Sometime after midnight on June 28, 1969, in what is now regarded by many as history’s first major protest on behalf of equal rights for LGBTQ people, a police raid of the Stonewall Inn—a popular gay club located on New York City's Christopher Street—turns violent as patrons and local sympathizers begin rioting against the authorities.
Although the police were legally justified in raiding the club, which was serving liquor without a license among other violations, New York’s gay community had grown weary of the police department targeting gay clubs, many of which had already been closed.
Soon, the crowd began throwing bottles at the police. The protest spilled over into the neighboring streets, and order was not restored until the deployment of New York’s riot police sometime after 4 a.m.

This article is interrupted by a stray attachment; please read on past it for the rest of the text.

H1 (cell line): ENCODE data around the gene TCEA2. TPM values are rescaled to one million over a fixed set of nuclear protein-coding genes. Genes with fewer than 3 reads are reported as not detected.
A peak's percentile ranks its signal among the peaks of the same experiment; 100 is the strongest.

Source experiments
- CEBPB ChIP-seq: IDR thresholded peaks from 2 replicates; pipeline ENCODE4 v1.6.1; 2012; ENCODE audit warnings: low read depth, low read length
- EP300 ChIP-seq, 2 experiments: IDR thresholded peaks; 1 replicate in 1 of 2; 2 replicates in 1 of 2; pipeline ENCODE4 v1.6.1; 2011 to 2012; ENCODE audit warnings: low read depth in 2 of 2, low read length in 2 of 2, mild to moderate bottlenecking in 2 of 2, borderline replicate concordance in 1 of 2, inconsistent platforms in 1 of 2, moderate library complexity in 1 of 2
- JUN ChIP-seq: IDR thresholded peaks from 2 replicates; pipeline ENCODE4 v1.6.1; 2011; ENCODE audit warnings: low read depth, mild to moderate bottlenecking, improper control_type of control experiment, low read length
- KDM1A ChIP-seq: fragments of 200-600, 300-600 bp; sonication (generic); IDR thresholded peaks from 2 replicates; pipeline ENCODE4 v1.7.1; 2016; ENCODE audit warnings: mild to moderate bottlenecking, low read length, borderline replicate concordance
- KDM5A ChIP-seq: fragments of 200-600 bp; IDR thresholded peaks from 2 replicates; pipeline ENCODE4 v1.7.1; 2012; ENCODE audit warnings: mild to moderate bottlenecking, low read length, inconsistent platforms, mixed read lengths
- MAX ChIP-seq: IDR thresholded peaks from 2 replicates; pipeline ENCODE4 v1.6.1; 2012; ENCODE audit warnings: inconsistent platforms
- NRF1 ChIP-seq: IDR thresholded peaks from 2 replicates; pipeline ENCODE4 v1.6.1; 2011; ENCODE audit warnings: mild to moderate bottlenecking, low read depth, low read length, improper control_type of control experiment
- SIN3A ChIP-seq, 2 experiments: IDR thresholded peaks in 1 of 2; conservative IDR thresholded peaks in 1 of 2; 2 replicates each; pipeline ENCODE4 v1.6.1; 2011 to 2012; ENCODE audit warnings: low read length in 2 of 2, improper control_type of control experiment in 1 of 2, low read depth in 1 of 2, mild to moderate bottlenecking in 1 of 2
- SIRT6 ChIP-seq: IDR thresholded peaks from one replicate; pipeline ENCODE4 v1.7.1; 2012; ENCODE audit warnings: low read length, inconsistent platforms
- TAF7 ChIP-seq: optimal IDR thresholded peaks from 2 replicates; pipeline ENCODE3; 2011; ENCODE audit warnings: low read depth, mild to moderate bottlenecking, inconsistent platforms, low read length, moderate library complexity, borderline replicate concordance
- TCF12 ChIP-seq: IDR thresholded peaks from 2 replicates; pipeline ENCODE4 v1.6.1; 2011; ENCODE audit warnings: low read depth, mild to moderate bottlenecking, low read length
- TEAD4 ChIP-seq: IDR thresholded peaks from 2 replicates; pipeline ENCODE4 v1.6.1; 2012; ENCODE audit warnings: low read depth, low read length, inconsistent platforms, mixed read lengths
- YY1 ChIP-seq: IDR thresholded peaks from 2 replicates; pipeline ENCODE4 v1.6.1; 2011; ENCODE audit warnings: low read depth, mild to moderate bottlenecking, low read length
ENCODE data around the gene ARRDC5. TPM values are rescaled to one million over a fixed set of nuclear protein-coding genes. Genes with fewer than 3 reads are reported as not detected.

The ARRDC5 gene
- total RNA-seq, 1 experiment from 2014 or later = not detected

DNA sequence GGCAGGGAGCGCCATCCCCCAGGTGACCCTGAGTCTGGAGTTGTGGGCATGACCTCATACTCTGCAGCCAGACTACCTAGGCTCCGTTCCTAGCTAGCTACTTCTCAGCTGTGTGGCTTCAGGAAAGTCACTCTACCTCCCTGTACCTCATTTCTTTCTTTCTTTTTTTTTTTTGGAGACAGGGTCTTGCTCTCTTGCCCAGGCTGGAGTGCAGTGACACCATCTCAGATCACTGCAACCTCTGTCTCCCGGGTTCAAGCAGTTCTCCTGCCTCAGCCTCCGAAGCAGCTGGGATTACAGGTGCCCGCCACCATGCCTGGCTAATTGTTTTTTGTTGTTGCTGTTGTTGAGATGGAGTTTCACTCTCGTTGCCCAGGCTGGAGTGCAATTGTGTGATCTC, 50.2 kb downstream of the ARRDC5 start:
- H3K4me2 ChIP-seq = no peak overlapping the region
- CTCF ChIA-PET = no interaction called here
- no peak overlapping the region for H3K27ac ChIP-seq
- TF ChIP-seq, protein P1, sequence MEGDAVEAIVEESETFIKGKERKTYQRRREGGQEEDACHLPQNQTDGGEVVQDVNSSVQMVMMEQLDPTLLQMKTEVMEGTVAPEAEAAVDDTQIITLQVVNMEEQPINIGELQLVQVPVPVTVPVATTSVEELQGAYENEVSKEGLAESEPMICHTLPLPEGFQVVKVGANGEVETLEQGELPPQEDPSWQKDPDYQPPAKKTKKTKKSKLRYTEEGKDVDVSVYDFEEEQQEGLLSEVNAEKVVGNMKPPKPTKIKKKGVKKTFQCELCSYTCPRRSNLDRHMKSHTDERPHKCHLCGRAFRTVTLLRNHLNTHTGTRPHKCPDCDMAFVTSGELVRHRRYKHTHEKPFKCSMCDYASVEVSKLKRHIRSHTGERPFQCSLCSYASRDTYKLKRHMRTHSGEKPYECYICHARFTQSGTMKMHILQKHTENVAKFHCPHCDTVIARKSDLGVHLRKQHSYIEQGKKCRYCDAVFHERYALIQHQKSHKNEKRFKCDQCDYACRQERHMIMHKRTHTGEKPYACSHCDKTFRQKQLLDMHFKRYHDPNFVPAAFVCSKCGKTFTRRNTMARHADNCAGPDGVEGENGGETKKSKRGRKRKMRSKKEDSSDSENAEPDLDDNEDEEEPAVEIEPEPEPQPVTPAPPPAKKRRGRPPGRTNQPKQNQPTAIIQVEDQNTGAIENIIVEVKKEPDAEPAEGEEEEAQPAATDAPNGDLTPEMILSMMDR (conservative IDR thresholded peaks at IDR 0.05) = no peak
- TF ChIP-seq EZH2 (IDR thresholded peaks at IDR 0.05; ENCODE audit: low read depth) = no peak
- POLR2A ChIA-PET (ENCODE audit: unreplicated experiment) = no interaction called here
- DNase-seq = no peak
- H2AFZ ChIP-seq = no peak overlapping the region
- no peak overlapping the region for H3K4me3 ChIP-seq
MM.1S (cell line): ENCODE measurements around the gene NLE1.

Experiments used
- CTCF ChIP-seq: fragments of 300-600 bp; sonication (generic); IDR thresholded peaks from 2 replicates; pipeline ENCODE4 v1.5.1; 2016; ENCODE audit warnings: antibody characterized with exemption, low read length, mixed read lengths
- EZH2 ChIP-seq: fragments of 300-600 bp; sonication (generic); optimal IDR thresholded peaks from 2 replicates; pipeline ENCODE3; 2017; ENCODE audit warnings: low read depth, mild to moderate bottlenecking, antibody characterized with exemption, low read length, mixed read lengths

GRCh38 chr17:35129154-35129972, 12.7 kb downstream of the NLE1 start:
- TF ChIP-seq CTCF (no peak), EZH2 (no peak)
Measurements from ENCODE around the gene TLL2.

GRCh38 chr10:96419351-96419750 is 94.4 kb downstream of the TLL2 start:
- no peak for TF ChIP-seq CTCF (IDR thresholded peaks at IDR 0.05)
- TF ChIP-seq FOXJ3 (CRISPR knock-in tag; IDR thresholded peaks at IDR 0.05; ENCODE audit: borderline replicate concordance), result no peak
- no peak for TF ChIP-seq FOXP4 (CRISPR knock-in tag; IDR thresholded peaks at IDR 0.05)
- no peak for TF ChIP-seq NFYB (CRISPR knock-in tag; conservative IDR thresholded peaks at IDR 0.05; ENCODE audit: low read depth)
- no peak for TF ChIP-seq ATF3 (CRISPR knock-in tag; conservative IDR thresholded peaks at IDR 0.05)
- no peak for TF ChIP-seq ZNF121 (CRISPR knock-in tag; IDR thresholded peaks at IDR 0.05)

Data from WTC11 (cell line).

The Stonewall Riots were followed by several days of demonstrations in New York and was the impetus for the formation of the Gay Liberation Front as well as other gay, lesbian and bisexual civil rights organizations. The next year, in 1970, New York's first official gay pride parade set off from Stonewall and marched up 6th Avenue. June was later designated LGBTQ Pride Month to commemorate the uprising.
In 2019, the New York Police Department formally apologized for its role in the Stonewall Riots, and for the discriminatory laws that targeted gay people.
Explore the history of the LGBTQ movement in America here.